5 Harmful Credit Report Myths
As the world rockets toward an all-digital economy, maintaining good credit is more important than ever. With that said, the use of credit cards has increased for everyday purchases, making them a key to participate in online shopping.
A 2015 study by the Federal Reserve Bank of San Francisco found that the share of American retail purchases made with cash dropped from 40 percent to 32 percent between 2012 and 2015. That’s an astonishing eight percent change in just three years!
Given the importance of credit, it is no wonder that consumers are increasingly worried about their credit scores. Requests for credit reports from American credit reporting agencies have skyrocketed in recent years.
Here are five of the most pernicious myths, along with the facts about maintaining your good credit.
MYTH #1: YOUR CREDIT SCORE IS A SINGLE NUMBER
A credit report does provide a single number to potential lenders, but it contains a great deal of additional information as well. Your credit report includes details about the loans you have taken out and the credit cards you have been issued. Details about your payment history are included. The report contains a wealth of information for the lender. Lenders count on all of that information when making a determination about whether to extend credit, what your credit limit will be, as well as the types of credit you might be eligible for.
America’s three credit reporting agencies almost never report the same score when asked to analyze the same person’s account. There are several reasons for this. Second, different lenders report credit information to different credit reporting agencies. Most lenders report to all three, but many do not. Finally, different lenders may calculate credit scores slightly differently.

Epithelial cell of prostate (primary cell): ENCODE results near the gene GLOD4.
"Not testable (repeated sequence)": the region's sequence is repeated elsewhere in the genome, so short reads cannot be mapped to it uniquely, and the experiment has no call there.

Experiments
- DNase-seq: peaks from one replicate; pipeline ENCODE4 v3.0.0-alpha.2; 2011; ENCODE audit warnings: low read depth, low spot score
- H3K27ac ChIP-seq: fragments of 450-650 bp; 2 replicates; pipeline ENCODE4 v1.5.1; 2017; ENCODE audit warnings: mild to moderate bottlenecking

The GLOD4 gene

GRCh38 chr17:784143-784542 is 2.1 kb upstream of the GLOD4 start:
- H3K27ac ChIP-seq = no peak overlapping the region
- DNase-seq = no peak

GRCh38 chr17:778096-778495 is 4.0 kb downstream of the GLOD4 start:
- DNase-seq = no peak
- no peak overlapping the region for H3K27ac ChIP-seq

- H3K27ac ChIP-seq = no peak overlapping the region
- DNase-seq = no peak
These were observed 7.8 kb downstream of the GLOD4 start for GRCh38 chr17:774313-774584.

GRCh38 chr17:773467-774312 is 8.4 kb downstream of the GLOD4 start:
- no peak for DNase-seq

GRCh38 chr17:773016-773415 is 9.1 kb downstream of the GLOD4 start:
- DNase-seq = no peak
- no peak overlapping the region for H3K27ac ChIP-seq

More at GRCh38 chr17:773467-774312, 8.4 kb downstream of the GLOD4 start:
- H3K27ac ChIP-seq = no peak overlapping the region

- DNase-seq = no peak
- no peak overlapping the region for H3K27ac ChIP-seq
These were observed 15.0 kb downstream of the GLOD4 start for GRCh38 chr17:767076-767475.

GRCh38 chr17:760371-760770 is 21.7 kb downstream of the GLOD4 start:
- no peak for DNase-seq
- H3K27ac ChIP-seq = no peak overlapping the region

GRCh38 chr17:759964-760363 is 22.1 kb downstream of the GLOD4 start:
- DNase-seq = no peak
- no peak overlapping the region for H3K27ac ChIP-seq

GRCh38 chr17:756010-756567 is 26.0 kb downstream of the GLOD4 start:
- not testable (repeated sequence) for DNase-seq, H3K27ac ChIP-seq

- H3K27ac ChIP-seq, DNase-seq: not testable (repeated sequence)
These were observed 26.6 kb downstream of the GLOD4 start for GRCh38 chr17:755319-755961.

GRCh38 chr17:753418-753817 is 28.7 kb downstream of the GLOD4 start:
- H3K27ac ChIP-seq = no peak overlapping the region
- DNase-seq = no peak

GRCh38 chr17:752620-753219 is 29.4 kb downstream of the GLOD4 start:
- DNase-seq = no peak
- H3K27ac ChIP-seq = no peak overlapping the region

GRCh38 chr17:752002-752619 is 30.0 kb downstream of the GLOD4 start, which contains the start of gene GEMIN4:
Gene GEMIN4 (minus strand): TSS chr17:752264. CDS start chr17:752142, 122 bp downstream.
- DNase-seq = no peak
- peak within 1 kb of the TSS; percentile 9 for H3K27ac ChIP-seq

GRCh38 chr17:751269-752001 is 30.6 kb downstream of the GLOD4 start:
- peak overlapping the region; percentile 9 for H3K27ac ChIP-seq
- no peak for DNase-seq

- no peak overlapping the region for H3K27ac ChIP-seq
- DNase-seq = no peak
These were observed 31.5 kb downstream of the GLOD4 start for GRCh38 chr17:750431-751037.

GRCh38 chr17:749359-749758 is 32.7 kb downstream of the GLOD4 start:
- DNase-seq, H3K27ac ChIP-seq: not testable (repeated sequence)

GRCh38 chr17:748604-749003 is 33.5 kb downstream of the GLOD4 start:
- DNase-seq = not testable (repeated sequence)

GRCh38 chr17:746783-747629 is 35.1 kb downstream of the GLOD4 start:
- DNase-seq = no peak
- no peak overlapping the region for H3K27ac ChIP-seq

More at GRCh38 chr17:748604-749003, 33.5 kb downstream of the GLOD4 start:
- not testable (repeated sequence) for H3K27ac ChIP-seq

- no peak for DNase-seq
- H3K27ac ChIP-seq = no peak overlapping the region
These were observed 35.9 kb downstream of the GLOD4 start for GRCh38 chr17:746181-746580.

That’s just for generic scores. You’re also likely to have a different score calculated according to the specific criteria of lenders in real estate, for instance, and/or auto loans, and department store credit cards. the following:
- Current accounts. Note that credit cards and mortgages are analyzed according to different criteria.
- Payment history. Lenders want to know whether you pay your bills on time.
- Outstanding credit. Reporting agencies calculate your outstanding balance compared to your total amount of available credit.
- New credit. If you have recently opened a bunch of new accounts, that could be a red flag.
- Credit history. Lenders want to know how long you have been borrowing.
- Thus, lenders take much more into account than a single number.
MYTH #2: CHECKING YOUR CREDIT REPORT WILL HURT YOUR SCORE
This pestilent myth has a basis in fact. If your credit report shows a great many inquiries from potential lenders, that may indicate you are in financial trouble and shopping around for loans. A flurry of requests for credit reports can be a red flag.
The credit reports your request don’t show up as negatives on your history. In fact, many lenders believe it is a positive sign that consumers stay on top of their indebtedness by checking their credit histories at least once a year. It’s part of good credit management. Requesting a credit report is more likely to increase than diminish your chances of getting new credit approved.
MYTH #3: THE BEST WAY TO IMPROVE YOUR CREDIT SCORE IS TO PAY OFF ALL YOUR ACCOUNTS AND CLOSE THEM
This myth is partially correct.